Allergic conjunctivitis involves inflammation of the conjunctiva which is triggered by an allergic reaction. The conjunctiva is comprised of a large number of cells from the immune system that generate chemical substances as a response to various stimuli. These chemical substances trigger inflammation in the eyes that can be brief or long-lasting.
Seasonal allergic conjunctivitis and perennial allergic conjunctivitis are the most prevalent type of allergic reaction in the eyes. The seasonal type is often triggered by mold spores or weed, tree or grass pollen. As for the perennial type, it occurs all year and often triggered by animal dander, dust mites and feathers.
Vernal keratoconjunctivitis is a serious form of allergic conjunctivitis where the stimulant is unknown. This condition is quite common among boys especially ages 5-20 years old who also have asthma, eczema or seasonal allergies. This type usually reappears every spring season and subsides in the fall and winter. Most children are able to outgrow the condition by the time they reach early adulthood.
What are the symptoms?
Individuals with all forms of allergic conjunctivitis can develop significant itching and burning sensation in both eyes. Even though the symptoms typically affect the eyes equally, it is rare for one eye to be more affected that the other.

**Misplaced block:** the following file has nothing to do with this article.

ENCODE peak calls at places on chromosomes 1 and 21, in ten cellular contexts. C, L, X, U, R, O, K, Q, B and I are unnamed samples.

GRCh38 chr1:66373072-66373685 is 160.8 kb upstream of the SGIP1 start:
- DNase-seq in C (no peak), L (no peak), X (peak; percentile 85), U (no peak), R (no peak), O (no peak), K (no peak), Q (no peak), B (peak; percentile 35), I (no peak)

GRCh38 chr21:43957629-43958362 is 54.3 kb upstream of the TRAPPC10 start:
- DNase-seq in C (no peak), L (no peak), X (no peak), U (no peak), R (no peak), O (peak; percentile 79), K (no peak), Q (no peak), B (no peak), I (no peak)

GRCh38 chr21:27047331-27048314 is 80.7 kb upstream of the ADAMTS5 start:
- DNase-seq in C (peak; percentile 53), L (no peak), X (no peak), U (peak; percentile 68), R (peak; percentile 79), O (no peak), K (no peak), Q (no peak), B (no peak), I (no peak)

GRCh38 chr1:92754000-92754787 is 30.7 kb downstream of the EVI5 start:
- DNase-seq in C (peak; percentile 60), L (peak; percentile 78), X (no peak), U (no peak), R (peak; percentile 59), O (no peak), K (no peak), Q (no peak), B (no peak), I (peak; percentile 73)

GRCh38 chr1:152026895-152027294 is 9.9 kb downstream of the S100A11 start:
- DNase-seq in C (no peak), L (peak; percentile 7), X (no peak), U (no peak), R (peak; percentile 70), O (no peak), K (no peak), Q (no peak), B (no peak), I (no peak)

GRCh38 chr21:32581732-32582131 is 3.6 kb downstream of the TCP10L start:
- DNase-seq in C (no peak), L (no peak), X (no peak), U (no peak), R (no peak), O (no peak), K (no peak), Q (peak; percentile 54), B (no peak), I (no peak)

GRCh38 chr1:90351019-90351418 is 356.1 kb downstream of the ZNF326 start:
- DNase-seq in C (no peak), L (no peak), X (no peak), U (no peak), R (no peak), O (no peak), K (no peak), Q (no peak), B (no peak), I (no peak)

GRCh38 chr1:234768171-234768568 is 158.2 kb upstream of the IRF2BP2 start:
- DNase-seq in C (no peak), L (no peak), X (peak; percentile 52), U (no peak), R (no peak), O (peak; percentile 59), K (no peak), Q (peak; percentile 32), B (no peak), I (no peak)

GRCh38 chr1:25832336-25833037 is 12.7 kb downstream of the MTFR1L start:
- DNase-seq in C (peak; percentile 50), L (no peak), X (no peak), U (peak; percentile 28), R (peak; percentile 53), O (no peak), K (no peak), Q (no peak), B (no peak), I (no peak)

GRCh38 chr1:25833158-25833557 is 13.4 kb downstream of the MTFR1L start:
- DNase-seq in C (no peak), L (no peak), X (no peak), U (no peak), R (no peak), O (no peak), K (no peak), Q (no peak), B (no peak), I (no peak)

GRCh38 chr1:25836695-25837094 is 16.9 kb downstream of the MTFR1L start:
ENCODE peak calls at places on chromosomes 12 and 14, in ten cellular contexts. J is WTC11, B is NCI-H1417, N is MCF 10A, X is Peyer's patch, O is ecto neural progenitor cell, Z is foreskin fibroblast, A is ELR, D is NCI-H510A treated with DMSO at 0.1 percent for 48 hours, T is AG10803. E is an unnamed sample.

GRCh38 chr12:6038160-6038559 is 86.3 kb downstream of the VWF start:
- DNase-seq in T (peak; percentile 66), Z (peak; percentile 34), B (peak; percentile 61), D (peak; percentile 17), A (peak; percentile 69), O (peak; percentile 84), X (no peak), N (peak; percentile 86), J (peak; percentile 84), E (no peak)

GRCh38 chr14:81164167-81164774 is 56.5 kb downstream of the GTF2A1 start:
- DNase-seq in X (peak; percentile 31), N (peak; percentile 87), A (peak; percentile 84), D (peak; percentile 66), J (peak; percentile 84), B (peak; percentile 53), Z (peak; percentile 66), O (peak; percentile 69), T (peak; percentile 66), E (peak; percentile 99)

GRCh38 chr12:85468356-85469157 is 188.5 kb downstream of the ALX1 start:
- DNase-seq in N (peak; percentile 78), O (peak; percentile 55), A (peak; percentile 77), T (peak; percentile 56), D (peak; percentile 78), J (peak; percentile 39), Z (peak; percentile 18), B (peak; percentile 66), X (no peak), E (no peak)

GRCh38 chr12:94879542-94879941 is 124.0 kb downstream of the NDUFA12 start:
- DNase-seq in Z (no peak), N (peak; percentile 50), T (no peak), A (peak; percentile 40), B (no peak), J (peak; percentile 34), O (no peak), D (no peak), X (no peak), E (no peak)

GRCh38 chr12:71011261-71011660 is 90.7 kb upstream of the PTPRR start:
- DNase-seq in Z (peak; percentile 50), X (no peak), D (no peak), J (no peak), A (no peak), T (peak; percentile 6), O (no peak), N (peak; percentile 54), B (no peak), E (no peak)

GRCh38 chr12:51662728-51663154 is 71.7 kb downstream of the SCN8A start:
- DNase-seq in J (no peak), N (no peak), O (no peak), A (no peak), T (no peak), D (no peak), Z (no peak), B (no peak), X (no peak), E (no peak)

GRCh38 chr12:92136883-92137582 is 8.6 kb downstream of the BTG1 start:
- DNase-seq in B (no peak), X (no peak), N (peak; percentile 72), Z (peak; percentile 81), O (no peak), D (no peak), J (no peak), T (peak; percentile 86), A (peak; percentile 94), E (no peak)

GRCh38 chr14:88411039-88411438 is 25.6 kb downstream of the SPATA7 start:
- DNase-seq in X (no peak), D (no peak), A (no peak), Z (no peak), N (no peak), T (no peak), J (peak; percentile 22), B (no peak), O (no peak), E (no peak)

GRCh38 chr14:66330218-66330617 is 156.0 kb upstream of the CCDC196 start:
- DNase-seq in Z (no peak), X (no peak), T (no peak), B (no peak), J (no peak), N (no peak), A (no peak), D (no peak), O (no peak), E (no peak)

The conjunctiva can become red and oftentimes appear swollen which provides the eyeball a puffy appearance. The eyelids can become intensely itchy. Rubbing and scratching can cause the skin of the eyelid to turn red, swollen with a crinkled appearance.
When it comes to seasonal allergic conjunctivitis and perennial allergic conjunctivitis, there is a significant amount of thin, watery drainage. At certain times, the drainage is stringy and vision is seldom affected. In most cases, the individual has an itchy and runny nose.
With vernal conjunctivitis, the eye drainage is thick, stringy and mucus-like. Unlike with the other types of allergic conjunctivitis, the vernal type oftentimes affects the cornea along with the development of small, painful sores. These ulcers can cause deep eye pain upon exposure to bright light and oftentimes result to lasting decrease in vision.
Allergic conjunctivitis is managed using anti-allergy eye drops. The use of tear supplements and avoidance of the potential allergens can minimize the symptoms.
The drops that contain antihistamine is usually enough for the mild cases. If not efficient, prescription antihistamine eye drops are used.
The non-steroidal anti-inflammatory eye drops can be used to relieve the symptoms. Corticosteroid eye drops have a more potent anti-inflammatory effect. Just remember that these eye drops should not be utilized for more than a few weeks without close supervision by a doctor since it can cause augmented pressure in the eyes, development of cataracts and high risk for eye infections. Additionally, antihistamines taken orally are also beneficial.